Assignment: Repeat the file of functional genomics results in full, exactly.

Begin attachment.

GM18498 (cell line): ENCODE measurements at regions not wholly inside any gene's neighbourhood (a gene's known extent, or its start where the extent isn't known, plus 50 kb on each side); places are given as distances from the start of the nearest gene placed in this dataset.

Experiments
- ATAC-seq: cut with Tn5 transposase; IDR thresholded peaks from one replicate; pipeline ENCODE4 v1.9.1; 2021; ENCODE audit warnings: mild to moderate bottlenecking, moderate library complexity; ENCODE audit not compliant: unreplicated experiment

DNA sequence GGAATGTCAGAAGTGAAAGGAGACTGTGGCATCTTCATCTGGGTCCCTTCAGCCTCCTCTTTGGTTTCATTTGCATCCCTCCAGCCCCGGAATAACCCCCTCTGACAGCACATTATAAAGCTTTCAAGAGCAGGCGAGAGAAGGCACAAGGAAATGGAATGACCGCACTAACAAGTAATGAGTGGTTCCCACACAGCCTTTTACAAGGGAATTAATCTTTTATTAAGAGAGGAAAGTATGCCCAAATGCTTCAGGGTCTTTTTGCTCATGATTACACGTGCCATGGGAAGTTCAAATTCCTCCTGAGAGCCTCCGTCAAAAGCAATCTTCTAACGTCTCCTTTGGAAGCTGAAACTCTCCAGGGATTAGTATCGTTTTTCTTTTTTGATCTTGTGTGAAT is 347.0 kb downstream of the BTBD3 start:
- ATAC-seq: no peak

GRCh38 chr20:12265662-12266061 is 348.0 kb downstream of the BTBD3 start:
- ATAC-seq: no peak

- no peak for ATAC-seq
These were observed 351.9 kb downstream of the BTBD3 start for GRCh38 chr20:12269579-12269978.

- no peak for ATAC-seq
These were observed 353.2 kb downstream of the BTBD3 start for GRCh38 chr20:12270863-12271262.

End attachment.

GM18498 (cell line): ENCODE measurements at regions not wholly inside any gene's neighbourhood (a gene's known extent, or its start where the extent isn't known, plus 50 kb on each side); places are given as distances from the start of the nearest gene placed in this dataset.

Experiments
- ATAC-seq: cut with Tn5 transposase; IDR thresholded peaks from one replicate; pipeline ENCODE4 v1.9.1; 2021; ENCODE audit warnings: mild to moderate bottlenecking, moderate library complexity; ENCODE audit not compliant: unreplicated experiment

DNA sequence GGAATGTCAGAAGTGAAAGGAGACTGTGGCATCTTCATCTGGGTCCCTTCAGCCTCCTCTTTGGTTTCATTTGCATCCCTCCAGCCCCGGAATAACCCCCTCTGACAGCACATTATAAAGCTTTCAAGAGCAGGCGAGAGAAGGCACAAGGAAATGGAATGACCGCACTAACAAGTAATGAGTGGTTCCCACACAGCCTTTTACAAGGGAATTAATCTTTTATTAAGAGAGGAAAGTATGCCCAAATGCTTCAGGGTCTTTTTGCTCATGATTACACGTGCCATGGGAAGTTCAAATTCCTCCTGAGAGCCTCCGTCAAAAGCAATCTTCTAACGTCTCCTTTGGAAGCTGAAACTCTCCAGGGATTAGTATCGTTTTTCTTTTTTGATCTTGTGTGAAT is 347.0 kb downstream of the BTBD3 start:
- ATAC-seq: no peak

GRCh38 chr20:12265662-12266061 is 348.0 kb downstream of the BTBD3 start:
- ATAC-seq: no peak

- no peak for ATAC-seq
These were observed 351.9 kb downstream of the BTBD3 start for GRCh38 chr20:12269579-12269978.

- no peak for ATAC-seq
These were observed 353.2 kb downstream of the BTBD3 start for GRCh38 chr20:12270863-12271262.